With the holiday season approaching, thoughts turn to presents for the family. Toys? They already have too many. Sweaters? Practical, but maybe a little too practical. Here are a few financial gifts that might fit the bill…
- Contribute to a Section 529 education plan on behalf of your child or grandchild. This can be any amount (though often institutions will have a minimum of, say $200, to open an account) and you can contribute small amounts to it every month, for birthdays, holidays, or other special occasions. You can share the account information with other family members who could also contribute to the fund, if they so desired. The funds can be invested and will grow tax-free. If the account is used for education down the road, all the money will come out free of tax.
- Do you have a child or grandchild that is working? As an alternative to spending money on the newest video game, consider opening a Roth IRA for them. This will help instill a “savings” mentality in them and begin that long road of accumulating funds for retirement. The funds invested inside the Roth will grow tax-free and can be withdrawn free of tax in retirement.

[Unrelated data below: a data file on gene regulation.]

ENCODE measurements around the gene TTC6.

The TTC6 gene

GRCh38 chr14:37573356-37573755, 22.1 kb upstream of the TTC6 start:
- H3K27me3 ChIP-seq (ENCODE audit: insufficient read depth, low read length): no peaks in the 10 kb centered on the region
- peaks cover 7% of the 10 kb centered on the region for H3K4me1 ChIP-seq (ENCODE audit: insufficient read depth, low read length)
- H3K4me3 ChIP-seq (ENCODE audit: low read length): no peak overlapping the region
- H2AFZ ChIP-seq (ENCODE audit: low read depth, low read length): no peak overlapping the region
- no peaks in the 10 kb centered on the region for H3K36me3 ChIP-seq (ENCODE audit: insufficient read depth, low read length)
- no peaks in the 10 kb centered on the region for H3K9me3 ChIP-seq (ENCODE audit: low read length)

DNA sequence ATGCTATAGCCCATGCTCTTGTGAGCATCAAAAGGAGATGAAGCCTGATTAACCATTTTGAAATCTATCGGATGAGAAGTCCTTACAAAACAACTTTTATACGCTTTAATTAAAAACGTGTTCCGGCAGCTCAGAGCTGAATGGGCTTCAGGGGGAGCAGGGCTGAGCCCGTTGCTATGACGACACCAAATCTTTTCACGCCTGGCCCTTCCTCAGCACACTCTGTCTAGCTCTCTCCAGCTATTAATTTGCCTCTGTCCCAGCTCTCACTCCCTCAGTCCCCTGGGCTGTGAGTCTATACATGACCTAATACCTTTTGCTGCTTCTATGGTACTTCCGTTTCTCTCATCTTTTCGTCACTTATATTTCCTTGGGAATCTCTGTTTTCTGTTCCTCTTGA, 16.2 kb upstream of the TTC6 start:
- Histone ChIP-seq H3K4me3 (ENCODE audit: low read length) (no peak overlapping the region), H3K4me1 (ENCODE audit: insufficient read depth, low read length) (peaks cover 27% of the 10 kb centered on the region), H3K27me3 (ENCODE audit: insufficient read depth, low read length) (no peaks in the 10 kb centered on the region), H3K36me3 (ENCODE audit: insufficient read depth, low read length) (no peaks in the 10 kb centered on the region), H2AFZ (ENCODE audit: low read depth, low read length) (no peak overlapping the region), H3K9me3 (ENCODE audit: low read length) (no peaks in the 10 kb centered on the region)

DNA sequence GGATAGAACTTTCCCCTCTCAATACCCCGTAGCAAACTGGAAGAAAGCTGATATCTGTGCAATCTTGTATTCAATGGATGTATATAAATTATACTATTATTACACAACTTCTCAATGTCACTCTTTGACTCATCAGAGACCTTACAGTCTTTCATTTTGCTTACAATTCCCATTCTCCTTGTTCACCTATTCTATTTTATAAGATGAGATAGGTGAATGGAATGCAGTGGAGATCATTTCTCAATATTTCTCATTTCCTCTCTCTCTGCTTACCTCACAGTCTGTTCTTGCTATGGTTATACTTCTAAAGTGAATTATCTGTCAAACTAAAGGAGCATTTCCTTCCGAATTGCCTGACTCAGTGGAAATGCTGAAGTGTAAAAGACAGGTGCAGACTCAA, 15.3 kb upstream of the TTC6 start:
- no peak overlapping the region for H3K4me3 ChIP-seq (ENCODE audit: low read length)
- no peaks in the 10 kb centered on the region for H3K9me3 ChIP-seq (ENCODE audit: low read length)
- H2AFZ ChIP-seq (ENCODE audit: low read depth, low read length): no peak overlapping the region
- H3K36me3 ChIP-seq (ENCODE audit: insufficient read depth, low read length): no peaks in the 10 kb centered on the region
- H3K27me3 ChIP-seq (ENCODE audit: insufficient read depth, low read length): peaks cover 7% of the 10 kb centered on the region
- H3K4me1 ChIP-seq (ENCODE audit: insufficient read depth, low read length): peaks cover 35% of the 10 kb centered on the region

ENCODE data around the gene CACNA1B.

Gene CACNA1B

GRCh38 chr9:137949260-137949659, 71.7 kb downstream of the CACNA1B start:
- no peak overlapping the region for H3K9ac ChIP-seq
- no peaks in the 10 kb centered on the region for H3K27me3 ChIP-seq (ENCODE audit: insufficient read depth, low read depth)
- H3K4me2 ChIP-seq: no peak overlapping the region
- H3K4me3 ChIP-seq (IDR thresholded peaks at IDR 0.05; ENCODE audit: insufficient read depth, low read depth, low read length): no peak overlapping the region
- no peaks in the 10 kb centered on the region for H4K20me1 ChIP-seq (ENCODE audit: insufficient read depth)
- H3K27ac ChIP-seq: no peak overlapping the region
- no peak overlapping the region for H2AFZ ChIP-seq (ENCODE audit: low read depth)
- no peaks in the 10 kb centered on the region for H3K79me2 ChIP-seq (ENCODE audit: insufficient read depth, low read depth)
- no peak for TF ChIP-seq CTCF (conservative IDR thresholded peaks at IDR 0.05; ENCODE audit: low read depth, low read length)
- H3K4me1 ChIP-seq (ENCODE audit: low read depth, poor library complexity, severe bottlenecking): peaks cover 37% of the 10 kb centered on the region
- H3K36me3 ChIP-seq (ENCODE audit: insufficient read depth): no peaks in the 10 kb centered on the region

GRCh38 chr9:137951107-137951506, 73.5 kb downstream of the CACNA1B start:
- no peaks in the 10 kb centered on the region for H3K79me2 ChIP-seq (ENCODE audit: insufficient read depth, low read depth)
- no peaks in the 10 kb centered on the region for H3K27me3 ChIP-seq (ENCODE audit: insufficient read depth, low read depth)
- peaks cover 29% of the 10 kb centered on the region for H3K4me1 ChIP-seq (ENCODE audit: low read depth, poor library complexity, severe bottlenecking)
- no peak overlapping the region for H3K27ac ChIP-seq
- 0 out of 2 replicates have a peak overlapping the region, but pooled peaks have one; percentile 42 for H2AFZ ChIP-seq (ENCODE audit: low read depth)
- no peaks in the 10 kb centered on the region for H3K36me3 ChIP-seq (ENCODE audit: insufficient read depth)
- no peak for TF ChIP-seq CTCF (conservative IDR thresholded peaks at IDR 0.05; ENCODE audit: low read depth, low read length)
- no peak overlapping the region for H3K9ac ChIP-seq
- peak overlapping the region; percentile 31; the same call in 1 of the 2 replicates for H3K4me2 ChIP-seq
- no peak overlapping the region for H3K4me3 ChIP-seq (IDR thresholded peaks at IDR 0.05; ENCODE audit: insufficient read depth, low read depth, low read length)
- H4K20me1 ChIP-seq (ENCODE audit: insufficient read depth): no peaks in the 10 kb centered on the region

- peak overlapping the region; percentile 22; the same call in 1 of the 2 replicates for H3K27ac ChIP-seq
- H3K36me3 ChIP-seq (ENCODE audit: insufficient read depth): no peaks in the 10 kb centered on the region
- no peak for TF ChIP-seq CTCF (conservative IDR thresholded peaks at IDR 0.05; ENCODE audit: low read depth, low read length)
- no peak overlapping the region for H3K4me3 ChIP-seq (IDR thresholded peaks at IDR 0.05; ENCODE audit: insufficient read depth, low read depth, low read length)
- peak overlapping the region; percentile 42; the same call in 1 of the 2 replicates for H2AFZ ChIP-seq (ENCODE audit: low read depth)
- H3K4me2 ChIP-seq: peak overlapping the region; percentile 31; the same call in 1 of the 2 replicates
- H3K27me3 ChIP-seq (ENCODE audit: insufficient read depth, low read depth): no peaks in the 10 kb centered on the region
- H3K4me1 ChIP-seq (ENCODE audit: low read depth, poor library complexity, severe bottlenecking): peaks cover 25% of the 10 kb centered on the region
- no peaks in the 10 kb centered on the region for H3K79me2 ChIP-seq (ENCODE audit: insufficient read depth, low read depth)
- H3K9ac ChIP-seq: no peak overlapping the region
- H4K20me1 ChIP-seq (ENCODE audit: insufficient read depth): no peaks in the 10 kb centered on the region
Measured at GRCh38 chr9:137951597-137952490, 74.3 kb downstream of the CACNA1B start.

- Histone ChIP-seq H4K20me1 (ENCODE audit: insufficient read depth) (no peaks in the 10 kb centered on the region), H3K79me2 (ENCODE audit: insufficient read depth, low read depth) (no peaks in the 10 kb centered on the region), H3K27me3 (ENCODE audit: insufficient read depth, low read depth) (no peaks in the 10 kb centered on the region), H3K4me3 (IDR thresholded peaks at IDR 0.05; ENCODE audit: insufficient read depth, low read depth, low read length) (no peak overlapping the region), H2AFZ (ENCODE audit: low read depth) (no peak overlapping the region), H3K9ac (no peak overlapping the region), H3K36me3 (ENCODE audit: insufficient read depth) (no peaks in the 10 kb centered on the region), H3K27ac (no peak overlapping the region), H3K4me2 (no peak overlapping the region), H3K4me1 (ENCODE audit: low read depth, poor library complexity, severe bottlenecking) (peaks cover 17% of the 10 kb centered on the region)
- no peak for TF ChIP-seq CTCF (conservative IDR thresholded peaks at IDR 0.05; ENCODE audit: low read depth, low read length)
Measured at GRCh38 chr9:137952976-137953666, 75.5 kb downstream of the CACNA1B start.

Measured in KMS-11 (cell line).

- Here’s a unique gift. Consider sparking an interest in the stock market by opening a brokerage account with someone such as stockpile.com. Stockpile allows you to contribute some money to an account and then either you or your child/grandchild can use it to buy shares or fractional shares of stocks, mutual funds, etc. One share of AAPL perhaps? Or one-tenth a share of AMZN? 10 shares of VOO (a Vanguard S&P 500 index fund)? Buying small amounts of stock over the course of many years can add up to a significant nest egg.
These gifts likely won’t be as well-received as the latest electronic gadgets would be, but they will definitely be appreciated years down the road as they grow into something more substantial.
There are, of course, limitations on the dollar amount of gifts that can be given to a person in any one year, as well as limitations on how much can be contributed to a Roth IRA. If you have any questions on any of this, please contact your Smith Leonard Financial Planning or Tax Specialist.